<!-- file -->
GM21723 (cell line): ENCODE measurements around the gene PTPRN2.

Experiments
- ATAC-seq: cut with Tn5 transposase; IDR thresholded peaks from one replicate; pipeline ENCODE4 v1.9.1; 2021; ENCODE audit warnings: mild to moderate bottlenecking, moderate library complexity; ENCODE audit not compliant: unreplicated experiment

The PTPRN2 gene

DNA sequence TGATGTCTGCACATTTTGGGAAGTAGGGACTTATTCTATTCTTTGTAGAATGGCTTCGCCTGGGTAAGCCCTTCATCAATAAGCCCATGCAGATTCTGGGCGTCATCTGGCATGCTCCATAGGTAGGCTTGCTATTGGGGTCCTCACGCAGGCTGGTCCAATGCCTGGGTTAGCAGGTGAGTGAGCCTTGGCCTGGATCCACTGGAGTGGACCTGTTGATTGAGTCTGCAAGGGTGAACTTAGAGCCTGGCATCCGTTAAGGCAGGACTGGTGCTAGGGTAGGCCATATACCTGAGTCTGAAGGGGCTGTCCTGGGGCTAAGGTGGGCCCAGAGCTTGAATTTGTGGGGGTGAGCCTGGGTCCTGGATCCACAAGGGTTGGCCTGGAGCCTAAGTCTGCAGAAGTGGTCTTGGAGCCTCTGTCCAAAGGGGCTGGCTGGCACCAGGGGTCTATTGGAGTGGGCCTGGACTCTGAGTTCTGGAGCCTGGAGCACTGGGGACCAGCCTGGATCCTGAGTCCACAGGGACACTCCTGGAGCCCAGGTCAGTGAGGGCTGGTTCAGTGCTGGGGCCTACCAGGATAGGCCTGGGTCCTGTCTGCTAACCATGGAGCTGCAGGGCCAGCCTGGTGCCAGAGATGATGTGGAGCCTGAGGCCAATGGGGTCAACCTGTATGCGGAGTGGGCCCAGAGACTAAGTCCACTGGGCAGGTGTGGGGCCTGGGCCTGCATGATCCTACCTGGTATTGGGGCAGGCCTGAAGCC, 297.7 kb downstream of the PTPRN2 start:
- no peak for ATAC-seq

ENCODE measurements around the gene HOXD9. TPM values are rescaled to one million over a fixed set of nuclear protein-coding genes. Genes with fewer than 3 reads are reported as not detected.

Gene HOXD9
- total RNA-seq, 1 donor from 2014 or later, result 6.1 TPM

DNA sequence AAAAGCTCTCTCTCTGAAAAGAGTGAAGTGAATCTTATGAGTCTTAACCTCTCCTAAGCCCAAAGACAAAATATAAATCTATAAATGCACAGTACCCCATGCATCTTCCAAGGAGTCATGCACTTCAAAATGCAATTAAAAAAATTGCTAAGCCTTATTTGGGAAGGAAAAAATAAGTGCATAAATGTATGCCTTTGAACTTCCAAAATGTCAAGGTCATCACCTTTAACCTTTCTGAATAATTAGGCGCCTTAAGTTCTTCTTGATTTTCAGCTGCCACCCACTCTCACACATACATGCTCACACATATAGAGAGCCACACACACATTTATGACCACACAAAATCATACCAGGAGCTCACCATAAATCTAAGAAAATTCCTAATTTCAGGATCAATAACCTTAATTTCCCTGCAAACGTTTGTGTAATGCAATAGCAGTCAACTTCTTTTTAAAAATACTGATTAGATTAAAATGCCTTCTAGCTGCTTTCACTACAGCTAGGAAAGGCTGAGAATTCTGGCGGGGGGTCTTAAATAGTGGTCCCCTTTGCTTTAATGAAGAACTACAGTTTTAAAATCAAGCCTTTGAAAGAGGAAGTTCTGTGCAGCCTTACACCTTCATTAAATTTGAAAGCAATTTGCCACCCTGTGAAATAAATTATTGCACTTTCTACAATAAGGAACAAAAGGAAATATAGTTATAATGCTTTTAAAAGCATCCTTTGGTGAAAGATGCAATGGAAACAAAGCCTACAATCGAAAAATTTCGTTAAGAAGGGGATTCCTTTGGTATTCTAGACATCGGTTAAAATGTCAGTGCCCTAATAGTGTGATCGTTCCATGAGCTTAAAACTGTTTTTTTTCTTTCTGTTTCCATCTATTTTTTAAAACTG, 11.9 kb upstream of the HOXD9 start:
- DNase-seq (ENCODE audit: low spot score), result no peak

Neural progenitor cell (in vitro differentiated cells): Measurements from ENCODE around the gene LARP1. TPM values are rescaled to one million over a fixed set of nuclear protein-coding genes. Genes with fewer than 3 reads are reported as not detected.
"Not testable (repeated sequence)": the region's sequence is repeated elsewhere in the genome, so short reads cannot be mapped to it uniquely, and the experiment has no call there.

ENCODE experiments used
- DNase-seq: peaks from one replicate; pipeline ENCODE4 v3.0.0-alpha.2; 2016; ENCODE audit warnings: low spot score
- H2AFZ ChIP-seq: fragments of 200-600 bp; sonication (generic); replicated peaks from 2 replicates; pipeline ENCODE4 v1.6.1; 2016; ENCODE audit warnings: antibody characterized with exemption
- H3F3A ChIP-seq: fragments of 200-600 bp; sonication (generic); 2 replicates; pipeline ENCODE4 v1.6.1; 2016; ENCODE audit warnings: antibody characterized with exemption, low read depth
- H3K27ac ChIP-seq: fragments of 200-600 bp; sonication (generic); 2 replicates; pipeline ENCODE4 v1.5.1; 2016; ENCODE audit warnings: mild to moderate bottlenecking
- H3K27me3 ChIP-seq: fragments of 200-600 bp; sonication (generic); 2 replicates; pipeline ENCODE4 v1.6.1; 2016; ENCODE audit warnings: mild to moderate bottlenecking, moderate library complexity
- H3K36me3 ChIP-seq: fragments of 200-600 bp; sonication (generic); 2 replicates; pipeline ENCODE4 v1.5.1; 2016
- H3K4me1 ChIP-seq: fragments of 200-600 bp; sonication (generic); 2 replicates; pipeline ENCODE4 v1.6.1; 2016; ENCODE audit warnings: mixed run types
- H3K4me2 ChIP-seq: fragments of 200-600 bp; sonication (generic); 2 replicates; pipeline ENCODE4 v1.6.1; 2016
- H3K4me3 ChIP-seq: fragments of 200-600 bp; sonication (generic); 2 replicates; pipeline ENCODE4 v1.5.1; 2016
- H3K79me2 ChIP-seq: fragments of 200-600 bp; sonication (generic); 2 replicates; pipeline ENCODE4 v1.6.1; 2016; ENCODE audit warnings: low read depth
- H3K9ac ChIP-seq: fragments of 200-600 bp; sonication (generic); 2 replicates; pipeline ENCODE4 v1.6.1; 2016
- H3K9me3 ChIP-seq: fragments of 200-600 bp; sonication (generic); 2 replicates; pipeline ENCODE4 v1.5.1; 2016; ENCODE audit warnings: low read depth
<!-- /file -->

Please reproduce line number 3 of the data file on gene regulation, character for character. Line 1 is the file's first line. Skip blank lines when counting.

- ATAC-seq: cut with Tn5 transposase; IDR thresholded peaks from one replicate; pipeline ENCODE4 v1.9.1; 2021; ENCODE audit warnings: mild to moderate bottlenecking, moderate library complexity; ENCODE audit not compliant: unreplicated experiment